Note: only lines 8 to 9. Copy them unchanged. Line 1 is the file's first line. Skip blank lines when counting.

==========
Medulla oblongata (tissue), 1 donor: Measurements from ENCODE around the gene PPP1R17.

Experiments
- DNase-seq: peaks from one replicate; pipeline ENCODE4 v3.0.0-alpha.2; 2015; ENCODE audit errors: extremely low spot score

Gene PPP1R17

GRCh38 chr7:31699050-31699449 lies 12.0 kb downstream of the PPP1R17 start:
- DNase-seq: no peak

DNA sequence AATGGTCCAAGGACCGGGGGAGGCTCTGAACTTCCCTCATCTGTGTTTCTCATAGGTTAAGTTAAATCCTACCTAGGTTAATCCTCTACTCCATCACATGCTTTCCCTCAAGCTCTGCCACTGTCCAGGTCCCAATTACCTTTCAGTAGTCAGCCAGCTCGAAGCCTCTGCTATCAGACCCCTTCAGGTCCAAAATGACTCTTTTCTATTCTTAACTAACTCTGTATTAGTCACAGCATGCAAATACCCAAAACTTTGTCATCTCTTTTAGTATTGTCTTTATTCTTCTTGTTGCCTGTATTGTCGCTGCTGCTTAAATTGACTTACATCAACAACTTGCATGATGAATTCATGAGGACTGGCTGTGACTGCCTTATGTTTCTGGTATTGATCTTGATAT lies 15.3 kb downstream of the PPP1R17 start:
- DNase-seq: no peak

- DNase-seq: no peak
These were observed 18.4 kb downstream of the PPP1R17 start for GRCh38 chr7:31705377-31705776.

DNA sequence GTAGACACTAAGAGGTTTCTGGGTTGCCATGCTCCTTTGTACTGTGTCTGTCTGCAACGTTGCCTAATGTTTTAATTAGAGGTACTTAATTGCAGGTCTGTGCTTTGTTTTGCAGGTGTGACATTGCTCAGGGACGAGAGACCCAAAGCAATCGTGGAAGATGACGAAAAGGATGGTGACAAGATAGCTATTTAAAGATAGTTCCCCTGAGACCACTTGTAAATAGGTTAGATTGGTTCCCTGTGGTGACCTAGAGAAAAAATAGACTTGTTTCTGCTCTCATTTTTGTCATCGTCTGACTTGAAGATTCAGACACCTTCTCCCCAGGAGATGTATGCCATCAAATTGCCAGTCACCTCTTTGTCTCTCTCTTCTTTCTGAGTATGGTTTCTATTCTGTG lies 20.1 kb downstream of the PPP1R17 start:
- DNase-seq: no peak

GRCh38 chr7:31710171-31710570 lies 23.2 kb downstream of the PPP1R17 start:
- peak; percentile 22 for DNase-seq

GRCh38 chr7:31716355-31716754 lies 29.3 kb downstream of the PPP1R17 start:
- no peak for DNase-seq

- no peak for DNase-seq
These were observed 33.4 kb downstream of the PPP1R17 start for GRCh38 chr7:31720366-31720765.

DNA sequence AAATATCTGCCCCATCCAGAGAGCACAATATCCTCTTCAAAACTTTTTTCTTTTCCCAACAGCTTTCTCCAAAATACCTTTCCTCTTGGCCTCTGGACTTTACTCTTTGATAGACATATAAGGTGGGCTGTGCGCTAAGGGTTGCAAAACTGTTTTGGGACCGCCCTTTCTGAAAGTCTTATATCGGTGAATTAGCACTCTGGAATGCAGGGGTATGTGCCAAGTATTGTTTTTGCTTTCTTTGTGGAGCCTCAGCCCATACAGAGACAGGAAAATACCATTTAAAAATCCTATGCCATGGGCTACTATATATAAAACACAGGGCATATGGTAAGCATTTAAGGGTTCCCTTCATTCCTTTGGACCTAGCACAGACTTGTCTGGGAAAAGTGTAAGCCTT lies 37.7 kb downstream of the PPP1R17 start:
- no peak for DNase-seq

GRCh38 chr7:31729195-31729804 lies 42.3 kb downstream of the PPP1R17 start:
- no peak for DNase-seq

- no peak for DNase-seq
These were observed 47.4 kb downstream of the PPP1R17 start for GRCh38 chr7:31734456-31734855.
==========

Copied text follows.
- DNase-seq: no peak

- DNase-seq: no peak